Yet, remarkably, his decision was heavily weighted towards, not so much the merits or otherwise of the development itself, but his opinion of what its impact would be on Selfridges, that leviathan of a building standing on the other side of Oxford Street’s junction with Orchard Street which was surely totally out of character with its surroundings when it was opened in 1909. Indeed, it was criticised at the time as an “American invasion of London”.
Selfridges itself has backed the M&S scheme. Yet Gove wrote that the “apparent harm” to the Selfridges building and some others nearby should carry “very great weight”, rather than accepting that it would have only the “moderate impact” ascribed to it by the inspector. And despite agreeing that the application was in overall compliance with London policies on greenhouse gases, energy, reducing waste and the circular economy – policies which are among the most stringent for any world city – and acknowledging the economic benefits the scheme would bring, he concluded that the proposal “fails to support the transition to a low carbon future”.
As a result, it is hard to imagine what sort of economically viable building could ever meet Gove’s test for delivering net zero. His move also risks enabling the existing environmentally- unfriendly store to limp on as it is or, worse still, to become yet another vacant or under-utilised plot for years to come. Despite some positive developments, a stroll down other parts of Oxford Street confirms that this is a real possibility.
But fear not: such is Gove’s Alice in Wonderland world, he went out of his way to suggest that the M&S decision should not create a precedent; this was a unique set of circumstances; read-across to other projects should not be presumed. Like so much in Whitehall, this is another “one-off” from which no wider lessons can or apparently should be learned.
That is all too convenient. It allows Gove to pick and choose between planning decisions he likes and doesn’t like. He has already, with a straight face, decanted civil servants into brand new (and not that pretty) carbon-intensive buildings in Wolverhampton and Darlington, where there are heritage buildings available to be put to good use. Those who support his M&S decision should be wary of what they wish for: a future secretary of state might have very different views on building aesthetics from the current one.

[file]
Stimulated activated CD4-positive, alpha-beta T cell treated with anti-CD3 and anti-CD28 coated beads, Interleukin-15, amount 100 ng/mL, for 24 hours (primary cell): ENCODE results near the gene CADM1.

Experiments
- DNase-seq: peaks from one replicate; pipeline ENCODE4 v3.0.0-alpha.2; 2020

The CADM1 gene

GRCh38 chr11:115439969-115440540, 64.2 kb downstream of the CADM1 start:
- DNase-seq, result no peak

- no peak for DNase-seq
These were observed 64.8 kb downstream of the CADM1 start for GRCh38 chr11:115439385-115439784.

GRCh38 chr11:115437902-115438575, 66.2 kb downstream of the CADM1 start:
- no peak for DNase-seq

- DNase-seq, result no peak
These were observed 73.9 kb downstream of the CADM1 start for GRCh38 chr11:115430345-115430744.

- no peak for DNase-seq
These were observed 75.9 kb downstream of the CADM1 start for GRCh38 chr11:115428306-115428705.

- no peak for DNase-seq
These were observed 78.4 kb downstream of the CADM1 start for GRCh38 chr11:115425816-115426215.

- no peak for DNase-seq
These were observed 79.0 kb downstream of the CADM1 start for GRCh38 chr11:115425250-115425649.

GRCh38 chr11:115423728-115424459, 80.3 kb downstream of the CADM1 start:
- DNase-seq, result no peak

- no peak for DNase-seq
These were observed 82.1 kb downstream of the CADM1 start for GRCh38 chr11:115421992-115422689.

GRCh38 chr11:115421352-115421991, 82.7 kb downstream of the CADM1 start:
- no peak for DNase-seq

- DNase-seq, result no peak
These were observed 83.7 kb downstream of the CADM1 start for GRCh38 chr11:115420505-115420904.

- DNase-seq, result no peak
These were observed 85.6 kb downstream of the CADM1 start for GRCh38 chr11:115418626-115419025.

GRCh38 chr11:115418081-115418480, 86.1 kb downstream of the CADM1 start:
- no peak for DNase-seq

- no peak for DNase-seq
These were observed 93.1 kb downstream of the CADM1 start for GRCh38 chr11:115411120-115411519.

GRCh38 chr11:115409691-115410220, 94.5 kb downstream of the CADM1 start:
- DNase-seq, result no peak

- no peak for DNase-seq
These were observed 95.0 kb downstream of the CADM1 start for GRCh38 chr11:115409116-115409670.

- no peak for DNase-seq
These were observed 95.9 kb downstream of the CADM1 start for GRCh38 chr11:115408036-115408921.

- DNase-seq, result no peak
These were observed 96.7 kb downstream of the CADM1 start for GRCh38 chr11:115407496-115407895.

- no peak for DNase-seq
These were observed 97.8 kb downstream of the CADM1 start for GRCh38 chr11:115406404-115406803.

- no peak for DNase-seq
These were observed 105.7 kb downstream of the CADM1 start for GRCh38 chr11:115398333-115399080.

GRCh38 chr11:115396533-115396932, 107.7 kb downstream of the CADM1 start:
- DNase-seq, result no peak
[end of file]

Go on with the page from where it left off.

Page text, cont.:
Gove has undermined the rules-based decision-making system for development. Perhaps antipathy towards Sadiq Khan and London more generally was a factor. If so, that would be a betrayal of not only trust in the planning system, but also of the investment case for the Elizabeth line, with its two major stations on Oxford Street, at Bond Street and Tottenham Court Road.
It also risks undermining the long-term position of central London – the most carbon efficient place in the United Kingdom to live and do business. And it might make it harder for Westminster and the New West End Company’s public space plan for Oxford Street to succeed.
Losing Marks & Spencer from the western end of Oxford Street would be a disaster. The jobs and economic prosperity the blocked redevelopment would bring are desperately needed. Legal action by the retailer against Gove’s decision is now underway, following Berkeley Homes doing the same over his rejection of their Tunbridge Wells scheme (which Gove has since said he will look at again).
For the sake of Oxford Street, the environment, the economy, and the credibility of a rules-based planning system, let’s hope M&S wins. Londoners and the West End deserve better.
Alexander Jan is chief economic advisor to the London Property Alliance and former Chief Economist of Arup. X/Twitter: Alex_Jan_London and On London. If you value On London and its writers, become a supporter or a paid subscriber to Dave Hill’s Substack for just £5 a month or £50 a year.